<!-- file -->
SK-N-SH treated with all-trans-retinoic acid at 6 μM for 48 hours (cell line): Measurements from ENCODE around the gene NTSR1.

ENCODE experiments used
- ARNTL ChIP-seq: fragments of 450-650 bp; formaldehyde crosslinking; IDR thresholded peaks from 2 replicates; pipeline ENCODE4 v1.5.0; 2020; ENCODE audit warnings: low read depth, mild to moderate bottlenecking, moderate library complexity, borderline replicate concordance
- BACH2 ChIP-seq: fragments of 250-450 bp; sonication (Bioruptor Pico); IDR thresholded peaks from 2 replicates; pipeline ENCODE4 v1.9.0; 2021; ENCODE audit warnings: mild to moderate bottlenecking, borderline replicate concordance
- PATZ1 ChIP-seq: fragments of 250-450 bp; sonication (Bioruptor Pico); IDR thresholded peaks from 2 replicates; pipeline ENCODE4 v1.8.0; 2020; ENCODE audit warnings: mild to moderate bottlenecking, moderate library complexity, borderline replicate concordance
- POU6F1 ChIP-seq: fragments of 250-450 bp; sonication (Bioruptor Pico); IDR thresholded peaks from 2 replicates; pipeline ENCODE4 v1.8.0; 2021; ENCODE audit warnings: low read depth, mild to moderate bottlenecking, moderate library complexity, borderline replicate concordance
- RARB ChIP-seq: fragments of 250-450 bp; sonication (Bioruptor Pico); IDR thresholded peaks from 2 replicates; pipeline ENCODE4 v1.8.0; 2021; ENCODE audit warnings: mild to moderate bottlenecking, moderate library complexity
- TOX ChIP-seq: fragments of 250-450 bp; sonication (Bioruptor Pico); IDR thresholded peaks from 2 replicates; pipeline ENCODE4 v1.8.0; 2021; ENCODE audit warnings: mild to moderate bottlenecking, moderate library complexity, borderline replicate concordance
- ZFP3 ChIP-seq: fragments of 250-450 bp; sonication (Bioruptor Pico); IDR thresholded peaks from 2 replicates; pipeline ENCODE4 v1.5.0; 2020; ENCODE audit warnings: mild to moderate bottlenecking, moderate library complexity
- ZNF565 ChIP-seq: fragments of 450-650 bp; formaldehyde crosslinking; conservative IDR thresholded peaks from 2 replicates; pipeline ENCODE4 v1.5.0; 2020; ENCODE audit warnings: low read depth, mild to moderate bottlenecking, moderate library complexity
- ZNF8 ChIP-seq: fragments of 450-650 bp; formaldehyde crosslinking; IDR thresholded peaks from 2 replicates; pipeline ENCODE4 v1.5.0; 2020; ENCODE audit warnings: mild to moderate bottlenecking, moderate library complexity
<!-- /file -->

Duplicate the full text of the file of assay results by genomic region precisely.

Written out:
SK-N-SH treated with all-trans-retinoic acid at 6 μM for 48 hours (cell line): Measurements from ENCODE around the gene NTSR1.

ENCODE experiments used
- ARNTL ChIP-seq: fragments of 450-650 bp; formaldehyde crosslinking; IDR thresholded peaks from 2 replicates; pipeline ENCODE4 v1.5.0; 2020; ENCODE audit warnings: low read depth, mild to moderate bottlenecking, moderate library complexity, borderline replicate concordance
- BACH2 ChIP-seq: fragments of 250-450 bp; sonication (Bioruptor Pico); IDR thresholded peaks from 2 replicates; pipeline ENCODE4 v1.9.0; 2021; ENCODE audit warnings: mild to moderate bottlenecking, borderline replicate concordance
- PATZ1 ChIP-seq: fragments of 250-450 bp; sonication (Bioruptor Pico); IDR thresholded peaks from 2 replicates; pipeline ENCODE4 v1.8.0; 2020; ENCODE audit warnings: mild to moderate bottlenecking, moderate library complexity, borderline replicate concordance
- POU6F1 ChIP-seq: fragments of 250-450 bp; sonication (Bioruptor Pico); IDR thresholded peaks from 2 replicates; pipeline ENCODE4 v1.8.0; 2021; ENCODE audit warnings: low read depth, mild to moderate bottlenecking, moderate library complexity, borderline replicate concordance
- RARB ChIP-seq: fragments of 250-450 bp; sonication (Bioruptor Pico); IDR thresholded peaks from 2 replicates; pipeline ENCODE4 v1.8.0; 2021; ENCODE audit warnings: mild to moderate bottlenecking, moderate library complexity
- TOX ChIP-seq: fragments of 250-450 bp; sonication (Bioruptor Pico); IDR thresholded peaks from 2 replicates; pipeline ENCODE4 v1.8.0; 2021; ENCODE audit warnings: mild to moderate bottlenecking, moderate library complexity, borderline replicate concordance
- ZFP3 ChIP-seq: fragments of 250-450 bp; sonication (Bioruptor Pico); IDR thresholded peaks from 2 replicates; pipeline ENCODE4 v1.5.0; 2020; ENCODE audit warnings: mild to moderate bottlenecking, moderate library complexity
- ZNF565 ChIP-seq: fragments of 450-650 bp; formaldehyde crosslinking; conservative IDR thresholded peaks from 2 replicates; pipeline ENCODE4 v1.5.0; 2020; ENCODE audit warnings: low read depth, mild to moderate bottlenecking, moderate library complexity
- ZNF8 ChIP-seq: fragments of 450-650 bp; formaldehyde crosslinking; IDR thresholded peaks from 2 replicates; pipeline ENCODE4 v1.5.0; 2020; ENCODE audit warnings: mild to moderate bottlenecking, moderate library complexity